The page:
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Harrier SAAHS Rate Gyro Mechanism

Technical Information

Catalogue No: C0659
Category: Gyro
Object Type: Module/Sub-Assembly/Component
Object Name: Harrier SAAHS Rate Gyro Mechanism
Part No: 8201-00009
Serial No: 7048-82
Manufacturer: Unknown
Division: Unknown
Platform(s): Harrier 
Year of Manufacture: circa 1982
Dimensions:
Width (mm):
85 
Height (mm):
45 
Depth (mm):
45 
Weight (g):
186 
Location: Main Object Store
Inscription(s):

None

Notes:

This Rate Gyro was supplied for the Harrier SAAHS, (Stability Augmentation and Attitude Hold System). It was manufactured by Elliotts using a Northrop GR-H4 Gyro.

As well as the given P/N & S/N the item is also marked:
"12578-82" and
"4400-4240 Iss 2".

Within the item is a rate gyro marked:
"Marconi Avionics
Code No. K0656
GR-H4 20-52
Ser. No. 12758/82
Spec No. 205-S-52 Iss 2
Rochester, England"

This is very similar to ODGY0842.

A rate gyro is a type of gyroscope, which rather than indicating direction, indicates the rate of change of angle with time. The gyro has only one gimbal ring, with consequently only two planes of freedom and is used to measure the rate of angular movement.

The original concept of an integrating rate gyro was a design by Siemens dating from 1939. The concept was developed further in Germany during WWII where it formed part of the rudder control system on the Hs129 and was possibly used in the "V2" weapon. After the War the design was brought to RAE Farnborough eventually being offered to industry.

Each Rate Gyroscope consists of a 1.5" hysteresis gyro motor mounted in a single gimbal to give a precessional torque which is proportional to the rate of instrument rotation about the sensitive axis. A multi-coil assembly is mounted on an arm from the gimbal ring, so positioned that the windings move axially in an annular permanent magnet when the gyro precesses. A second arm carries a fine wire pick-off making contact with a fixed winding which is fed from a 28VDC supply and can be set for correct zeroing of the instrument. The voltage between the centre-tap of the DC supply and the pick-offs fed to one of the coils so that interaction of the magnetic fields opposes the precessional torque; thus the gyro precesses against an "electrical spring”. Other moving coils (the gyro shown has three coils but some models only have two) can be used for transient velocity damping or for enforcing an artificial precession, or can be short-circuited for electromagnetic damping.

The voltage between the pick-off and the supply centre-tap is proportional to the magnitude and direction of the precessional torque, so it is also used as the output signal. If a large capacitor is wired between the pick-off and the spring coil the spring still resists precession, but the gimbal does not return to its "neutral" position when the precessional torque ceases With this treatment, the output signal from the pick-off is proportional to the integrated rate of rotation.

The RAE design was modified by Don Kierley of Elliott Bros but was made in Flight Controls Division not Gyro Division. Variants of the gyro were fitted to Elliotts' Flight Control System for the Jindivik in the late 1940s and subsequently to the English Electric Lightning and the FIAT "Flying Bedstead" and although it was proposed for Concorde it was not actually used.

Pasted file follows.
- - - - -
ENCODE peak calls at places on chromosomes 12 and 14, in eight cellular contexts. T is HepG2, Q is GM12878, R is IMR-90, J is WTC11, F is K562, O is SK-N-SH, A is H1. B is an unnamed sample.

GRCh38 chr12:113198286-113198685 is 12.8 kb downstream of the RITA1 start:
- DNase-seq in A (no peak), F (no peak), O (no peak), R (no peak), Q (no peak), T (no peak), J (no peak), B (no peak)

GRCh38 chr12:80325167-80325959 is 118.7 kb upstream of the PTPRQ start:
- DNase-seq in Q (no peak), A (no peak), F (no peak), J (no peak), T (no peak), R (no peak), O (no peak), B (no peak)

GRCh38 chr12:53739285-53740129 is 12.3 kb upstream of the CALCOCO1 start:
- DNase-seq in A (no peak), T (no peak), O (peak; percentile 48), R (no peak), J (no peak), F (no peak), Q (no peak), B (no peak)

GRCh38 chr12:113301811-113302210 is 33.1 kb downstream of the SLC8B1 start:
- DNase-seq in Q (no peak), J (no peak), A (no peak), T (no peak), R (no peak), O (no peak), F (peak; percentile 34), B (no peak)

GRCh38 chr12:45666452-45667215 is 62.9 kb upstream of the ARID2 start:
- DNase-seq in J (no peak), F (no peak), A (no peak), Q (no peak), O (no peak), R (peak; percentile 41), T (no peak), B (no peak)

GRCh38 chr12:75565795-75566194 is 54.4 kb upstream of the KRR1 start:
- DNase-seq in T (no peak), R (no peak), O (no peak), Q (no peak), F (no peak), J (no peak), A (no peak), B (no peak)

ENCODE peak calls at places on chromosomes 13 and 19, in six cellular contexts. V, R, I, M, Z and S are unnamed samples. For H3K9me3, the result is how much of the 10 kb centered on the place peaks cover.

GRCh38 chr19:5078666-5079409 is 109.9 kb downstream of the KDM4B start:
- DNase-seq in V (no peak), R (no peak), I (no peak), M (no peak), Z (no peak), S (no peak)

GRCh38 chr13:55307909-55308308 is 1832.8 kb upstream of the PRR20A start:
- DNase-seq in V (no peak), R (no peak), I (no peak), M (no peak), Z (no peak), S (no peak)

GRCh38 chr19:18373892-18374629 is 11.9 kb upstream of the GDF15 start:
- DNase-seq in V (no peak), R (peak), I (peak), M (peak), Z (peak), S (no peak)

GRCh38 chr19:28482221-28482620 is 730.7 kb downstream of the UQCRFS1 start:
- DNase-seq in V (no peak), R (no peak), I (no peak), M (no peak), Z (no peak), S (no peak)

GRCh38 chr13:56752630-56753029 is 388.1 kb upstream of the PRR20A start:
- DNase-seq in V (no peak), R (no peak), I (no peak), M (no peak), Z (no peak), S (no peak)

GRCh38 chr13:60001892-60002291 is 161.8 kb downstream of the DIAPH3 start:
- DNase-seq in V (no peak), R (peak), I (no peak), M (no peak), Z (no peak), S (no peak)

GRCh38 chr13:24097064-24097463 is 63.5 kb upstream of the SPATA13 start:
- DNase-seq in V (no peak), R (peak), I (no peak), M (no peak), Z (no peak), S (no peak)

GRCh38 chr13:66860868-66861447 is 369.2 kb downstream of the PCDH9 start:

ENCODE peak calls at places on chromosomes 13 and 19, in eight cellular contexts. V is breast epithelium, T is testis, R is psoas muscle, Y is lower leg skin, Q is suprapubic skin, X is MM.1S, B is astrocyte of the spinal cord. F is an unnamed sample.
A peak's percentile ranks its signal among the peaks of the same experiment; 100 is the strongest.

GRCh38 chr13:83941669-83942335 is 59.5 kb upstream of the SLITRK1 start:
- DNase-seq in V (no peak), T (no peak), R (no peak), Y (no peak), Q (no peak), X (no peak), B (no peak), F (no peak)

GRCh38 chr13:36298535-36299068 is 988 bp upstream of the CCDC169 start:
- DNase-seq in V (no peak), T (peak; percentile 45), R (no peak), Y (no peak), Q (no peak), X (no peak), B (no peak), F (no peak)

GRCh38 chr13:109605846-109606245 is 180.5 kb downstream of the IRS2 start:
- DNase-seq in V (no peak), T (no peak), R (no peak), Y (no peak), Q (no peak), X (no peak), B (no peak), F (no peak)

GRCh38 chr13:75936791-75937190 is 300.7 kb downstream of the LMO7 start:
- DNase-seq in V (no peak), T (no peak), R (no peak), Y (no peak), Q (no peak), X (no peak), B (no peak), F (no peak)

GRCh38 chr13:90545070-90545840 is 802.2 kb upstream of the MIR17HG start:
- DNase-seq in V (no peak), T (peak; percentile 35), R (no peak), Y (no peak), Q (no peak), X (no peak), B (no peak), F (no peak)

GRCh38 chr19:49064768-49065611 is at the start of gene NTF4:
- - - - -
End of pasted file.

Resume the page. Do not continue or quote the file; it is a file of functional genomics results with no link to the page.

A rate gyro is a type of gyroscope, which rather than indicating direction, indicates the rate of change of angle with time. The gyro has only one gimbal ring, with consequently only two planes of freedom and is used to measure the rate of angular movement. The GR-H4 rate-gyroscope was built under licence from Northrop, producer of the original version. The gyro is contained in a 1in x 2 in cylinder and is extremely accurate and strong. It is fluid damped, but requires no heater controls.

In 1968 Dick Scott and the Gyro Division team landed a major contract for Elliott Nortronics sub-miniature rate gyros to be used in the television guidance head of the Anglo-French Martel air-to-surface missile. The ultimate value of the order is expected to exceed £900,000.

Other applications of the gyroscope included the Sea Vixen carrier-borne interceptor guidance, Sky Flash, an  air-to-air missile launched from Phantoms and Tornado, the Javelin missile, stabilisation of  the Hawker Siddeley P.1127 and ultimately the Harrier and the Sea Dart ship-to-air missile.

In March 1980 Marconi Avionics completed its 10,000th rate gyroscope, marking 15 years of manufacture which continued further. While building GR-H4s, Marconi Avionics introduced several improvements, independently of Northrop. These included replacement of the steel gyro-casing with one of Monel nickel alloy incorporation of a mu-metal screen to isolate the gyroscope motor's magnetic field; introduction of chemical etching (in place of lapping) to trim the torsion bar; adaption of semiautomatic test equipment and multiple jigging to simplify production. At the same time unit cost was reduced, in real terms, by a factor of almost three. The input rate range is +/- 10deg/sec to +/- 1000 deg/sec.

In 1980 GR-H4 production rate was roughly 100 units a month.

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